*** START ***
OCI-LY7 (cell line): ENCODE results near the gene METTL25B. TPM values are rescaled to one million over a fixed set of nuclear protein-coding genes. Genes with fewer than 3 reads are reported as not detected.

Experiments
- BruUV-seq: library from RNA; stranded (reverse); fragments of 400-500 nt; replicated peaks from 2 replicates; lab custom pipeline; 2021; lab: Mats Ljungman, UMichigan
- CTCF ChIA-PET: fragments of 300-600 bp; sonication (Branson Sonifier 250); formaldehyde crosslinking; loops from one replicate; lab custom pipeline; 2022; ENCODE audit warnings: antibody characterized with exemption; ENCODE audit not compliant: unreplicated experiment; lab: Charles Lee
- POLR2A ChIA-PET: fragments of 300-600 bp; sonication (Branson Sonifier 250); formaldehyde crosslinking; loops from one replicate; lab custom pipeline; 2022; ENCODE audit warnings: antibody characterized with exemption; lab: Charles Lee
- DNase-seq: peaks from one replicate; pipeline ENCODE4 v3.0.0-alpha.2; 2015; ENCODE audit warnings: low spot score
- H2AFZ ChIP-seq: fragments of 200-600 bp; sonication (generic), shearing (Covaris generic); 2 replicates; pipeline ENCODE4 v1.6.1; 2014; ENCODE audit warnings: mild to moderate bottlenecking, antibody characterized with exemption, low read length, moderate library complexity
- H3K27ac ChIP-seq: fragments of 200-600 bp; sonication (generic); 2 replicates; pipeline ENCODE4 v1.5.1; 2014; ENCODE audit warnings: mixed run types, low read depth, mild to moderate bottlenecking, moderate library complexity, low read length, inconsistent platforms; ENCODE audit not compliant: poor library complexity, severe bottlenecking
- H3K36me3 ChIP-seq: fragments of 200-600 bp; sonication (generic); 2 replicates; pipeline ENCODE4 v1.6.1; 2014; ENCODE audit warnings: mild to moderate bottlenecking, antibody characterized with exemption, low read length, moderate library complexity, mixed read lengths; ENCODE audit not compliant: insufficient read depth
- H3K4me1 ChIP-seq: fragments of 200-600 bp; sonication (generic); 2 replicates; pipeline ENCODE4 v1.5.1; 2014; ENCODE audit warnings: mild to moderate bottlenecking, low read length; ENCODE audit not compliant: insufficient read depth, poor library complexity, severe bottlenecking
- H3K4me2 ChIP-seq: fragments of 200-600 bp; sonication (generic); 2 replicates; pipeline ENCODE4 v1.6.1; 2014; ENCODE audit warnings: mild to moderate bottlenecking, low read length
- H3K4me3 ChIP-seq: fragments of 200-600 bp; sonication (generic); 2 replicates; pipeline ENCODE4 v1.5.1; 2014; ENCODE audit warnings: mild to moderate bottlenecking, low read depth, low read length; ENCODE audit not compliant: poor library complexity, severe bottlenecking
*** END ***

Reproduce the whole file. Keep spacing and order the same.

OCI-LY7 (cell line): ENCODE results near the gene METTL25B. TPM values are rescaled to one million over a fixed set of nuclear protein-coding genes. Genes with fewer than 3 reads are reported as not detected.

Experiments
- BruUV-seq: library from RNA; stranded (reverse); fragments of 400-500 nt; replicated peaks from 2 replicates; lab custom pipeline; 2021; lab: Mats Ljungman, UMichigan
- CTCF ChIA-PET: fragments of 300-600 bp; sonication (Branson Sonifier 250); formaldehyde crosslinking; loops from one replicate; lab custom pipeline; 2022; ENCODE audit warnings: antibody characterized with exemption; ENCODE audit not compliant: unreplicated experiment; lab: Charles Lee
- POLR2A ChIA-PET: fragments of 300-600 bp; sonication (Branson Sonifier 250); formaldehyde crosslinking; loops from one replicate; lab custom pipeline; 2022; ENCODE audit warnings: antibody characterized with exemption; lab: Charles Lee
- DNase-seq: peaks from one replicate; pipeline ENCODE4 v3.0.0-alpha.2; 2015; ENCODE audit warnings: low spot score
- H2AFZ ChIP-seq: fragments of 200-600 bp; sonication (generic), shearing (Covaris generic); 2 replicates; pipeline ENCODE4 v1.6.1; 2014; ENCODE audit warnings: mild to moderate bottlenecking, antibody characterized with exemption, low read length, moderate library complexity
- H3K27ac ChIP-seq: fragments of 200-600 bp; sonication (generic); 2 replicates; pipeline ENCODE4 v1.5.1; 2014; ENCODE audit warnings: mixed run types, low read depth, mild to moderate bottlenecking, moderate library complexity, low read length, inconsistent platforms; ENCODE audit not compliant: poor library complexity, severe bottlenecking
- H3K36me3 ChIP-seq: fragments of 200-600 bp; sonication (generic); 2 replicates; pipeline ENCODE4 v1.6.1; 2014; ENCODE audit warnings: mild to moderate bottlenecking, antibody characterized with exemption, low read length, moderate library complexity, mixed read lengths; ENCODE audit not compliant: insufficient read depth
- H3K4me1 ChIP-seq: fragments of 200-600 bp; sonication (generic); 2 replicates; pipeline ENCODE4 v1.5.1; 2014; ENCODE audit warnings: mild to moderate bottlenecking, low read length; ENCODE audit not compliant: insufficient read depth, poor library complexity, severe bottlenecking
- H3K4me2 ChIP-seq: fragments of 200-600 bp; sonication (generic); 2 replicates; pipeline ENCODE4 v1.6.1; 2014; ENCODE audit warnings: mild to moderate bottlenecking, low read length
- H3K4me3 ChIP-seq: fragments of 200-600 bp; sonication (generic); 2 replicates; pipeline ENCODE4 v1.5.1; 2014; ENCODE audit warnings: mild to moderate bottlenecking, low read depth, low read length; ENCODE audit not compliant: poor library complexity, severe bottlenecking